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Wilczak v. Lombard

Court of Appeals of Illinois, Second District

December 5, 2016

KENNETH WILCZAK, Plaintiff-Appellant,
v.
THE VILLAGE OF LOMBARD, Defendant-Appellee.

         Appeal from the Circuit Court of Du Page County, No. 13-MR-1316; the Hon. Bonnie M. Wheaton, Judge, presiding.

         Affirmed.

          Jerome F. Marconi, of Law Offices of Jerome F. Marconi, of Chicago, for appellant.

          Erin K. Lavery and Jason A. Guisinger, of Klein, Thorpe & Jenkins, Ltd., of Chicago, for appellee.

          SCHOSTOK PRESIDING JUSTICE delivered the judgment of the court, with opinion. Justices McLaren and Jorgensen concurred in the judgment and opinion.

          OPINION

          SCHOSTOK PRESIDING JUSTICE.

         ¶ 1 The plaintiff, Kenneth Wilczak, appeals from the trial court's order granting summary judgment in favor of the defendant, the Village of Lombard, on the plaintiff's claim for health insurance benefits pursuant to the Public Safety Employee Benefits Act (Act) (820 ILCS 320/10(b) (West 2010)). On appeal, the plaintiff, a firefighter employed by the defendant, argues that he was injured in the line of duty during his response to what was reasonably believed to be an emergency and that he is thus entitled to benefits under the Act. We affirm.

         ¶ 2 BACKGROUND

         ¶ 3 On August 15, 2009, the plaintiff injured his shoulder when he was lifting a disabled citizen, who suffered from multiple sclerosis, from the floor to the bed. The record indicates that the plaintiff immediately began treatment for his shoulder injury but developed complications from his injury and was unable to continue working. On April 16, 2010, the plaintiff filed an application for a line-of-duty disability pension pursuant to section 4-110 of the Illinois Pension Code (40 ILCS 5/4-110 (West 2010)). On June 14, 2012, the board of trustees of the Lombard Firefighter's Pension Fund granted the plaintiff's application for a line-of-duty disability pension. ¶ 4 On August 3, 2012, the plaintiff petitioned the defendant for health insurance benefits under section 10 of the Act, which provides in relevant part:

"(a) An employer who employs a full-time law enforcement, correctional or correctional probation officer, or firefighter, who, on or after the effective date of this Act suffers a catastrophic injury or is killed in the line of duty shall pay the entire premium of the employer's health insurance plan for the injured employee, the injured employee's spouse, and for each dependent child of the injured employee ***.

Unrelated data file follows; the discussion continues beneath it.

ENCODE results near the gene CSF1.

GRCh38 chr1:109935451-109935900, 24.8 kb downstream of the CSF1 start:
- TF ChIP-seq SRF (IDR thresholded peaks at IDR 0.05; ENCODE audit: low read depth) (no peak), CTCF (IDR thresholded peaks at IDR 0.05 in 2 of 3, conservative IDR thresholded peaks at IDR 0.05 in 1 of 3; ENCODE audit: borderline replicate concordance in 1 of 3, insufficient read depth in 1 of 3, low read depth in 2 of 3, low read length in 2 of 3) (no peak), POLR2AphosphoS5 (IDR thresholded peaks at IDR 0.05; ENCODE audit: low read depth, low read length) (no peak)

* * *
(b) In order for the law enforcement, correctional or correctional probation officer, firefighter, spouse, or dependent children to be eligible for insurance coverage under this Act, the injury or death must have occurred as the result of the officer's response to fresh pursuit, the officer or firefighter's response to what is reasonably believed to be an emergency, an unlawful act perpetrated by another, or during the investigation of a criminal act. Nothing in this Section shall be construed to limit health insurance coverage or pension benefits for which the officer, firefighter, spouse, or dependent children may otherwise be eligible." 820 ILCS 320/10(a), (b) (West 2010).
The defendant declined the plaintiff's request for benefits. On December 10, 2013, the plaintiff filed, in the circuit court of Du Page County, an amended complaint for a declaratory judgment that he was entitled to the benefits. The plaintiff argued that he was entitled to the benefits because his injury occurred in response to what he reasonably believed was an emergency. The parties filed cross-motions for summary judgment.

         ¶ 5 Attached to the plaintiff's motion for summary judgment were the discovery depositions of the plaintiff and another firefighter, Tony Sally. The plaintiff testified that he was a firefighter/paramedic and had been employed by the defendant for 24 years. On August 15, 2009, he was on duty when he received a dispatch to an address in Lombard. He proceeded to that address in an ambulance with Sally. The plaintiff testified that he had been dispatched to that address on at least 10 previous occasions. In the ambulance, he told Sally that, when he last was called to that address, he had to call for additional firefighters to help because the disabled citizen was stuck in the bathroom, between the toilet and the vanity. On the day at issue, when the plaintiff and Sally proceeded to the address, the lights and sirens were activated ...


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